Not all jobs are created equal

In the course of my job I get to spend an exhorbanate amount of time on I–95 between Richmond and DC. At best, it’s a mildly unpleasant experience. At its worst, it can be downright painful.

As I was stopped in construction traffic yesterday, I was thinking about all of the jobs that infrastructure construction and development creates. Whether at the state or federal level, infrastructure projects are always touted as significant jobs creators. The question I was pondering in traffic was not whether it creates jobs, but whether it creates the “right” kind of jobs and whether the jobs it does create have a positive or negative impact on the state’s bottom line.

The underlying assumption in my question is that not all jobs are created equal. In any society, there will be some job owners that contribute more into the system than they pull out. There will also be some job owners that contribute less into the system than they pull out. The vast majority, however, fall into a band in the middle where its pretty much a wash. Plot it on a graph and it looks like your standard bell curve.

To give you an example of how this may work out, consider two workers – Bob and Jim. Both guys have a full time job that pays $50,000 per year and they both pay roughly the same amount of taxes each year. Bob works from home, is healthy and has no kids. He takes very little from the system that he pays into. Jim, on the other hand, has 5 kids in the public school system, drives 50 miles to work each day, has chronic heart issues and draws unemployment insurance every 2 years when he is inbetween jobs. Jim, most likely, takes more from the system than he contributes. Both guys are employed making the same salary, paying the same amount of taxes. But Bob is clearly the more desirable “job” to create.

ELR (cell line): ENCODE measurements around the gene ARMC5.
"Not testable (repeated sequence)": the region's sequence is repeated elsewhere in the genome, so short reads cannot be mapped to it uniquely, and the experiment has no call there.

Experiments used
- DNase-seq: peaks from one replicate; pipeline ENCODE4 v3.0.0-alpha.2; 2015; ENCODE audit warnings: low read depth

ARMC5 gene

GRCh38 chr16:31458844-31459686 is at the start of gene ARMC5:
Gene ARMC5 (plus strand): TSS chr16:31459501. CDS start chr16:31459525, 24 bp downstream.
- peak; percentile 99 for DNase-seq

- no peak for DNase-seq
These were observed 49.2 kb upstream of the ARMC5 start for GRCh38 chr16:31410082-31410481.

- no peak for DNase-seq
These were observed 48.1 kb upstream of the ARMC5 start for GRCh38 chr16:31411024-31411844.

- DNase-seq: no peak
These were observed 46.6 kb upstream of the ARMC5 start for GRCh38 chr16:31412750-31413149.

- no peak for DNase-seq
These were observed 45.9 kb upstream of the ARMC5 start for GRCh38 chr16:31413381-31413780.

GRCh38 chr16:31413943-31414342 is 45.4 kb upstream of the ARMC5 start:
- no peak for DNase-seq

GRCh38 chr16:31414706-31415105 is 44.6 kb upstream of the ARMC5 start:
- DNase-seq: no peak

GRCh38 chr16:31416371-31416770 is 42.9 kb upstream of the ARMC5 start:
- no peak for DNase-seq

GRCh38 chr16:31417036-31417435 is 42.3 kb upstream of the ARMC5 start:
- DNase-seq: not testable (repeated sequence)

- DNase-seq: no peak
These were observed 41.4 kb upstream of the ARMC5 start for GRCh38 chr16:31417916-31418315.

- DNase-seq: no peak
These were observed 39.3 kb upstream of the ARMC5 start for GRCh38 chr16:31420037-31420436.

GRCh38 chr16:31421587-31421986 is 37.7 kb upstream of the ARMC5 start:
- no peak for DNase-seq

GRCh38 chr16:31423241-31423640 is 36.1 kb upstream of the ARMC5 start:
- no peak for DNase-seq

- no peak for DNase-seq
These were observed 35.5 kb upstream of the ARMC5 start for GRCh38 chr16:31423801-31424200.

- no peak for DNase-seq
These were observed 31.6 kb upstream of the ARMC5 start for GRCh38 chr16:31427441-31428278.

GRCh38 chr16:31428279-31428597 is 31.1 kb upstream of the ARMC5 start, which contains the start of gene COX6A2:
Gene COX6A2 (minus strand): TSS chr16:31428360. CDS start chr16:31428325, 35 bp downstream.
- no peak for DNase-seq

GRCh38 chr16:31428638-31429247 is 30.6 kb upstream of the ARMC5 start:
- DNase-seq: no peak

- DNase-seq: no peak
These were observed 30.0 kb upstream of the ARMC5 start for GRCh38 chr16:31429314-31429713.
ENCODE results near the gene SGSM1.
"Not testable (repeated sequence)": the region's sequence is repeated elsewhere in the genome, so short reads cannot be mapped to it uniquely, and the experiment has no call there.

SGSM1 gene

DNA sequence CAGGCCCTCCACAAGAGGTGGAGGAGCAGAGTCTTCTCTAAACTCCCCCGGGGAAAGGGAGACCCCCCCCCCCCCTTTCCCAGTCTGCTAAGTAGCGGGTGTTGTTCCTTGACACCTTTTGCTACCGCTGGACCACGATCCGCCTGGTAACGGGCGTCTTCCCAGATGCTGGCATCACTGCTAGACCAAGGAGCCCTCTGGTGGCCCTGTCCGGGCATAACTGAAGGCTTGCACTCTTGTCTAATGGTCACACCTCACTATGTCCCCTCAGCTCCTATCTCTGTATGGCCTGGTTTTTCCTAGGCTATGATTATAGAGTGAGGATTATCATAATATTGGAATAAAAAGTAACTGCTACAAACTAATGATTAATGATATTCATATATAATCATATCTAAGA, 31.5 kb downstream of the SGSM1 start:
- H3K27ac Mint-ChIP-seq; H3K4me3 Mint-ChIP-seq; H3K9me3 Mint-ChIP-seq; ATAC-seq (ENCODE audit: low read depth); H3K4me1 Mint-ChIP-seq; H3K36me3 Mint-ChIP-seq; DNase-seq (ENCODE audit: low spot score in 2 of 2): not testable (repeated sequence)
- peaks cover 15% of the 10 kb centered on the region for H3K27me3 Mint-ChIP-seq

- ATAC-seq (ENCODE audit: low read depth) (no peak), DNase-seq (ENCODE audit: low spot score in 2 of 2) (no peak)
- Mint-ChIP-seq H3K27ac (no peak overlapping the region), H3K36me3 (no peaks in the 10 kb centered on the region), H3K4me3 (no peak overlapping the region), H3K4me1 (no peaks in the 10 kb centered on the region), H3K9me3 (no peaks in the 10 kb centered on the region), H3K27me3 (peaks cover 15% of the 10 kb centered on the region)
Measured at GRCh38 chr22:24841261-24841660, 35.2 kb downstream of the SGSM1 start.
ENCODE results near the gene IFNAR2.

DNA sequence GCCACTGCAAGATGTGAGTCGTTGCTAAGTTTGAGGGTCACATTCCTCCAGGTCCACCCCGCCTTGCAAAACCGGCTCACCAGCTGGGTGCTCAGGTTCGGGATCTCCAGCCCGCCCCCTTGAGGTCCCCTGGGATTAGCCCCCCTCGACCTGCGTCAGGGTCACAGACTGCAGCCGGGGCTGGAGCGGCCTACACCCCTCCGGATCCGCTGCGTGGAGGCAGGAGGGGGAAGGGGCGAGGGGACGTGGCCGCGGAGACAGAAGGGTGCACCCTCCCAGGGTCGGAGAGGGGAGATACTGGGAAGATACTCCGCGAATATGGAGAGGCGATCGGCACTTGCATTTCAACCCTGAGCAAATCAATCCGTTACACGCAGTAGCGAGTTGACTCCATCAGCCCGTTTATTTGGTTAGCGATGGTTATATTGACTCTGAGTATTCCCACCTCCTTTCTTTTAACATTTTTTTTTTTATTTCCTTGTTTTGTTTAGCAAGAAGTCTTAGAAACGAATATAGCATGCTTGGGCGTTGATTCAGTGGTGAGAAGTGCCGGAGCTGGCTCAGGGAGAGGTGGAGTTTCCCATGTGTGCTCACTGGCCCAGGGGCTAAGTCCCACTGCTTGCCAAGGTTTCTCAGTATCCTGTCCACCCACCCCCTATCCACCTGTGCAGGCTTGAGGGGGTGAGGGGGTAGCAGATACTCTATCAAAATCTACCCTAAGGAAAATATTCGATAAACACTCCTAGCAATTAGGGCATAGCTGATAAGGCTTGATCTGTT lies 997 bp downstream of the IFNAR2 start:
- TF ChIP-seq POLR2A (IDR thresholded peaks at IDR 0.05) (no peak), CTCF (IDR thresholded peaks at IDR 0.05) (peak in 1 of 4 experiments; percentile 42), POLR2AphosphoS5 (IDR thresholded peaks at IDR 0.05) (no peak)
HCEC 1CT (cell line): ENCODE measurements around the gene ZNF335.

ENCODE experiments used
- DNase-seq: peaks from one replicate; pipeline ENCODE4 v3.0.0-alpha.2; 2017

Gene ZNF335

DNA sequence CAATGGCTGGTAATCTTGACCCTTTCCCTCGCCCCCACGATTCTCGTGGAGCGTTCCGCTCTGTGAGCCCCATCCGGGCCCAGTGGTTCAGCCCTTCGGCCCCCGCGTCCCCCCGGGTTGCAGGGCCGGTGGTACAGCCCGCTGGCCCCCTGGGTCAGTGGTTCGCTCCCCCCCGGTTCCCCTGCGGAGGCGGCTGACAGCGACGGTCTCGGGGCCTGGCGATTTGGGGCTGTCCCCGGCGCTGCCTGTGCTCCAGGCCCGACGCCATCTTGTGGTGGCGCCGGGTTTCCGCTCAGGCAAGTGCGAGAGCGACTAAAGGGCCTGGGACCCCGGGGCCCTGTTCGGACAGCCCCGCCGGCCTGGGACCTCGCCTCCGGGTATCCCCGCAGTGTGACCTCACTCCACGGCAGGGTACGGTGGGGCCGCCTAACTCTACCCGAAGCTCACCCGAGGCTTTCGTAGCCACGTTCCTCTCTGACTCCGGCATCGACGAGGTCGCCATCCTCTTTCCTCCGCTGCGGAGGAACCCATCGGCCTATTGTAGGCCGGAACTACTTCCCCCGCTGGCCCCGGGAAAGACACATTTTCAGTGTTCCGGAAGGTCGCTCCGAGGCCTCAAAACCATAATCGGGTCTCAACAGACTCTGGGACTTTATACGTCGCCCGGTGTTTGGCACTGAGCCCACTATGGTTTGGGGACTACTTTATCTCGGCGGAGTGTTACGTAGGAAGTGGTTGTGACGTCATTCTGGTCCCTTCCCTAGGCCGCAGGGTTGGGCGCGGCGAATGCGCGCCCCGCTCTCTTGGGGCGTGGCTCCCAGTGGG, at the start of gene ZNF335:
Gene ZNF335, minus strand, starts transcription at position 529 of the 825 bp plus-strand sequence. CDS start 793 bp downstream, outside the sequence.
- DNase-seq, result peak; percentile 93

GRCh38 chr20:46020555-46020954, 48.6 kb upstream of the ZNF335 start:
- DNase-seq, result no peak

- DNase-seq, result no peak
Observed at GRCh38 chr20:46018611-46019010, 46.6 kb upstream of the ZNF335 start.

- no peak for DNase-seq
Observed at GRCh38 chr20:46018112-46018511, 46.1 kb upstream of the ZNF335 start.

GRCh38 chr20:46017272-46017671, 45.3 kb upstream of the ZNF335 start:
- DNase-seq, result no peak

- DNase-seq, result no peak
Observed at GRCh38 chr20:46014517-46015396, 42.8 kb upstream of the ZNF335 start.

It would be a very interesting piece of research to look at the types of jobs that an infrastructure project creates and then see if those job owners are, typically, givers into or takers from the system. It would also be interesting to consider how long those jobs stick around after the initial construction phase of the project. That is, how many of those created jobs are durable.

I haven’t done the research, so I’m just speculating… But, what if the jobs that we create through infrastructure projects are short term in nature, AND are those job owners are “takers” from the system? Would we still tout infrastructure as the great job creator? How would that change policy decisions to know that adding the next “infrastructure job” would cost the system $8,000 per year, rather than provide a net benefit?

Conversely, what if we found out that infrastructure projects created lasting, durable jobs and the job owners were net contributors to the system?

Who knows what the research would show. I guess that’s why you actually do the research… If you’d like us to take a look at your state data and do this analysis, we’d be happy to do it – just give us a call!